This week we look at a recent report which showed that more and more teaching professionals are aspiring to headship. Also, you have heard of the terrible twos, but never underestimate the troublesome tweenagers! CPD Week considers the difficulties of transition.

A key responsibility of any school, and in particular CPD coordinators, is to respectfully help members of staff to work towards achieving their ambitions. With recent news of incredibly healthy headship ambitions from the National College of School Leadership, how might we ensure that all these aspiring heads are supported in the best possible way? This issue of CPD Week takes a look at the latest NCSL research and offers suggestions for helping teachers to keep their eyes on that headship prize. We also feature the ‘tweenager’, and offer helpful ideas for staff development on this age and stage.

Quote of the Week
“I do not try to dance better than anyone else. I only try to dance better than myself.” Mikhail Baryshnikov

Practical Tips

Harnessing ambition

How good is your school at identifying and harnessing the ambition of its staff? Perhaps a better question is, how would your school’s staff members describe the extent to which their ambitions are respected? It’s a potentially fragile issue in many schools and can affect the morale and motivation of teachers at all stages of their careers.

One very interesting dimension of ambition in the world of teaching is the apparent mismatch between the numbers of those who see headship as a distinct possibility in their careers and those who actually go on to achieve this goal. Naturally there may be many reasons why, as a teacher’s career progresses, initial ambitions may be refined and adapted, but are schools as much as they can to harness ambition?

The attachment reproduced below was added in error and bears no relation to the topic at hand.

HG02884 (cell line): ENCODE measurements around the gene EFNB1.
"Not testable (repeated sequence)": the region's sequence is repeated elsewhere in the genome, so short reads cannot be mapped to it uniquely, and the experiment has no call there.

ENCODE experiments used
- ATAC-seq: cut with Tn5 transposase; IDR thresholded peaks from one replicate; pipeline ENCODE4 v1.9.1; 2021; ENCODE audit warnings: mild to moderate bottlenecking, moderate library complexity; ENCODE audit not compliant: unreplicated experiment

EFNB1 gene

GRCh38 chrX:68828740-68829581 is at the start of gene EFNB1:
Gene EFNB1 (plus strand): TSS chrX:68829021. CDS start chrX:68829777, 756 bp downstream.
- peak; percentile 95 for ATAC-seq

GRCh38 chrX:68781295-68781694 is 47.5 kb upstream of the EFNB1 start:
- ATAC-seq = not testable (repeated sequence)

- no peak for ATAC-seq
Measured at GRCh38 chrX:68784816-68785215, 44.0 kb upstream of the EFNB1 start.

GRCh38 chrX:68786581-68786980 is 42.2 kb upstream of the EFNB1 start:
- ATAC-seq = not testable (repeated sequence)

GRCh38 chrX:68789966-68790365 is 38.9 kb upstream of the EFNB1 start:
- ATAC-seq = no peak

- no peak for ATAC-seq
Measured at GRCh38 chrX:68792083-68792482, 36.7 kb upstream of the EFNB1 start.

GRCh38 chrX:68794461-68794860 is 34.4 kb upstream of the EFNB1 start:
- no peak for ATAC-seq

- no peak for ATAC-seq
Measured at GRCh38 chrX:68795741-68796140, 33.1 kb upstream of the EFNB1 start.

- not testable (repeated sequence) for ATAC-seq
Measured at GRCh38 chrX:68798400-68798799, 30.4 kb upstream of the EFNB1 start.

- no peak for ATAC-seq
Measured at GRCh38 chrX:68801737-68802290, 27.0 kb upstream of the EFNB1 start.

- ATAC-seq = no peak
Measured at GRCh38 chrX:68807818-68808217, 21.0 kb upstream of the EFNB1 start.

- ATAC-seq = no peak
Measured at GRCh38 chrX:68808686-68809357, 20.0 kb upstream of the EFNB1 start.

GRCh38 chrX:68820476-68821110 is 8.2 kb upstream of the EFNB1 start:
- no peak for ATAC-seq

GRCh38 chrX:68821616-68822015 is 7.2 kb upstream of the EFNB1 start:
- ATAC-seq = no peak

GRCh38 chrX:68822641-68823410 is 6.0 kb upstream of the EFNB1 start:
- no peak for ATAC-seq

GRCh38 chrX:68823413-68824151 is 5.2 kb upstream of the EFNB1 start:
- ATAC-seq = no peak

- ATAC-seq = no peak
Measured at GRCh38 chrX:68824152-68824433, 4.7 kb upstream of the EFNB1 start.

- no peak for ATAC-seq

According to the latest research from the National College for School Leadership (NCSL) nearly a third of teachers want to become headteachers, and one in twelve expects to do so within the next three years. Interestingly, this seems to be at odds with the reality of headship recruitment at present, with some schools struggling to get strong enough fields of candidates to even go ahead with the interview stage. This research from the NCSL also shows that ambitions within the young 30-44 age range are running high, with 67,000 respondents wanting to be heads and two thirds of those wanting to get there at the earliest opportunity. The under 30s are hungry for the job too, with 37% wanting to go for it!

This strong ambition is seemingly unique to teaching. Other professions experience far lower levels of people wanting to reach the top job in the field. The positive feature about teachers’ ambitions for headship is that they are increasing.

Naturally headship is not for everyone, and a healthy profession needs excellent practitioners at every level, but what can CPD coordinators do to ensure that those with aspirations to progress through the ranks can actually do so? These ideas will help:

The five most appealing opportunities of headship are:

  • shaping a school
  • doing something bigger
  • influencing children’s lives
  • natural career extension
  • working with the wider community.

In what way can teachers experience these aspects in your school on their way to headship? Do those in your school who aspire to headship build these (or similar) activities into their development plans?